Do you know a lot about cavities? Take this quiz from Park Ridge dentists, Dr. Maria and Thanasi Loukas, and see if you are an expert on the common dental issue of tooth decay.
Q1. True or False: Sucrose (AKA sugar) causes cavities.
Q2. True or False: The first sign of a tooth decay is sharp pain.
Q3. True or False: Untreated tooth decay often leads to a tooth extraction.
Q4. True or False: People are all born with the germs that causes cavities.
A1. FALSE – Sugar contributes to cavities, true, but the key ingredient in tooth decay is Streptococcus mutans. This strain of bacteria which mixes with food particles to create plaque. You can reduce plaque production by avoiding sugar in your diet, because S. mutans feed on sucrose.
A2. FALSE – Mild tooth decay doesn’t always cause symptoms. Discomfort generally comes from advanced stages of rotting teeth, when the dentin beneath tooth enamel has been more deeply infiltrated by bacteria. Daily flossing and brushing at home can help prevent even mild cavities from beginning.
A3. TRUE – You may already have a dental filling (or more than one) in your mouth from cavities, but if they weren’t caught in time by your dentist, more invasive procedures would be necessary. When infection from cavities gets into the root of the tooth, a root canal procedure is necessary to clear out the bacteria, and stop if from spreading. If the infection goes even further than that, one of the Drs. Loukas might have to pull out the entire tooth.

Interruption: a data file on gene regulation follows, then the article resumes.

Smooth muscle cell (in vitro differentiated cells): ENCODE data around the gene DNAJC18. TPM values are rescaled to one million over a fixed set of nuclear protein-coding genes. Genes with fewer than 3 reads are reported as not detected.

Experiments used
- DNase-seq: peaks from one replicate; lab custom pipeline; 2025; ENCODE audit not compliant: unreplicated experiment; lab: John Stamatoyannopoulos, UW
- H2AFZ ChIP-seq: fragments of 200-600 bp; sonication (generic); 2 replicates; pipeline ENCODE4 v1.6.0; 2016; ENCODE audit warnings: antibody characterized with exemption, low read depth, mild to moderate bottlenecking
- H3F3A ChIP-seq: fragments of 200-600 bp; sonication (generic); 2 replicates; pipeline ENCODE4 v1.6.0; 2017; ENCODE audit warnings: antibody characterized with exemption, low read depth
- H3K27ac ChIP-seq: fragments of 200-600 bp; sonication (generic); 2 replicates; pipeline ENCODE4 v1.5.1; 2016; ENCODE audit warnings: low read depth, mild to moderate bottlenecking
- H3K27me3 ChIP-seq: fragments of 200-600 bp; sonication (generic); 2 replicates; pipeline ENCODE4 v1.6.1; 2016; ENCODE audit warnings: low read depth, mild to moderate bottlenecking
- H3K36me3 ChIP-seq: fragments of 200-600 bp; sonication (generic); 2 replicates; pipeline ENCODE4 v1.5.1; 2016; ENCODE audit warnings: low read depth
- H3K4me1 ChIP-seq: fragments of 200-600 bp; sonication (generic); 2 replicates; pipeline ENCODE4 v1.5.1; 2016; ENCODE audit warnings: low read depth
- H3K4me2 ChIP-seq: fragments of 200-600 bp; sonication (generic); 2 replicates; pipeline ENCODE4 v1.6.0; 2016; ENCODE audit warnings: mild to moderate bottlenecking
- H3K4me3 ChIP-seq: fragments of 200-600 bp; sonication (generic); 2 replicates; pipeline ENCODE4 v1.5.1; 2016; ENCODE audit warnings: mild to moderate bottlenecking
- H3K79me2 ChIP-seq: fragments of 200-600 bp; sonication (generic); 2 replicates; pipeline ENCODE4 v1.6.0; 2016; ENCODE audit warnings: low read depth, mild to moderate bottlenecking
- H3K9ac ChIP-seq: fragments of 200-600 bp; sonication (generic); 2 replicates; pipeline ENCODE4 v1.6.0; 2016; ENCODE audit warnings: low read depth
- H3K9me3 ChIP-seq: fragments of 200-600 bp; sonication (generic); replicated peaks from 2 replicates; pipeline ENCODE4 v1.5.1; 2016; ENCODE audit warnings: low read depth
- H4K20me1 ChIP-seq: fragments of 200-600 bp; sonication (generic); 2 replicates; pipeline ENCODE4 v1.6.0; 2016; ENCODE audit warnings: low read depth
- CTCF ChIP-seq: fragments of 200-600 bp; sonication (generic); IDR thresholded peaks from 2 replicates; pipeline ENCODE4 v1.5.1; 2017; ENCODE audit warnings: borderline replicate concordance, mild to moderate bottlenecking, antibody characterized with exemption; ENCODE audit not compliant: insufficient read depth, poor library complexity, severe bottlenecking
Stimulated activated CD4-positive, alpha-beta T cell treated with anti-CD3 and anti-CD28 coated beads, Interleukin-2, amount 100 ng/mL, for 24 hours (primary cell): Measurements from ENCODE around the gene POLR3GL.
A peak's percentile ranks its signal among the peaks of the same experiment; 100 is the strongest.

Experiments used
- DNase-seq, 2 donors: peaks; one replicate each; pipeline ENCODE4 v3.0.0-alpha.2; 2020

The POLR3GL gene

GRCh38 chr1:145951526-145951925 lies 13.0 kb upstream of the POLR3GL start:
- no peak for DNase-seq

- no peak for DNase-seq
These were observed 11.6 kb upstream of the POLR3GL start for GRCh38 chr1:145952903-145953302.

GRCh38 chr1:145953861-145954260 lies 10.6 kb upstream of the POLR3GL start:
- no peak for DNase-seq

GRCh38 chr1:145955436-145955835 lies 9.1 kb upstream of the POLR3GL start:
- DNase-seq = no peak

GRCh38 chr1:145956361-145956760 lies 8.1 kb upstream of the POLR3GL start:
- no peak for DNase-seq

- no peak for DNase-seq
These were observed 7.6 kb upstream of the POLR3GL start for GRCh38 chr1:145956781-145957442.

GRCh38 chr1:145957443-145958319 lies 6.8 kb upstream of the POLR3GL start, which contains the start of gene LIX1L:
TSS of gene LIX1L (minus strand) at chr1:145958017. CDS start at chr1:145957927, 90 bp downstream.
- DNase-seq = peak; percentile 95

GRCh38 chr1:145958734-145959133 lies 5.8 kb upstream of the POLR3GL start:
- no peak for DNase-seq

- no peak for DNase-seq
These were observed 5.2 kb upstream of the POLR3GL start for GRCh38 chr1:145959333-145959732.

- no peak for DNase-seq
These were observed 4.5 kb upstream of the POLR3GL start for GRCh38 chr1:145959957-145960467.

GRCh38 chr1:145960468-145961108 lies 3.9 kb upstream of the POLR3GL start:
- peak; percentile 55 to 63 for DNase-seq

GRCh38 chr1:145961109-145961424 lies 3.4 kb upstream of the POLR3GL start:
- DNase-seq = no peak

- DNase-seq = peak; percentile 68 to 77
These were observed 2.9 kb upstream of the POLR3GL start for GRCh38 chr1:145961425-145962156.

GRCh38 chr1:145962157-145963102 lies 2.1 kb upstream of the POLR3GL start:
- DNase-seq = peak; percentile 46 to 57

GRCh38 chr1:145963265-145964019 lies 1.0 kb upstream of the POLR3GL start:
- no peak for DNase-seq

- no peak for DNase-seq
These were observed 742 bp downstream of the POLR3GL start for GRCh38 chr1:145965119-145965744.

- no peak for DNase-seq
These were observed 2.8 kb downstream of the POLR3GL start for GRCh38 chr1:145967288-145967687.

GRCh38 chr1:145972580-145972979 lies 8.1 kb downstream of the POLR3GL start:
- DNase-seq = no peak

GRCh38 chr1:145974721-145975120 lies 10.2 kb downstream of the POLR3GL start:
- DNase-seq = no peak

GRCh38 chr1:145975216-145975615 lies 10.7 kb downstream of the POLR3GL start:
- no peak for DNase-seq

A4. FALSE – We are born with mouths free of bacteria. S. Mutans are contagious, and we generally get them from our parents or caregivers when we are still babies. Kissing, sharing drinks, and blowing on food can transmit the pathogen from one mouth to another. The bacteria are able to survive in a baby’s mouth long before their first teeth even erupt.
Visit your Park Ridge Implant Dentists
To schedule an appointment with your Park Ridge implant dentists by calling Loukas General Dentistry at (847) 696-1919. Located in the 60068 area, we proudly serve patients from Park Ridge and the surrounding Chicago communities.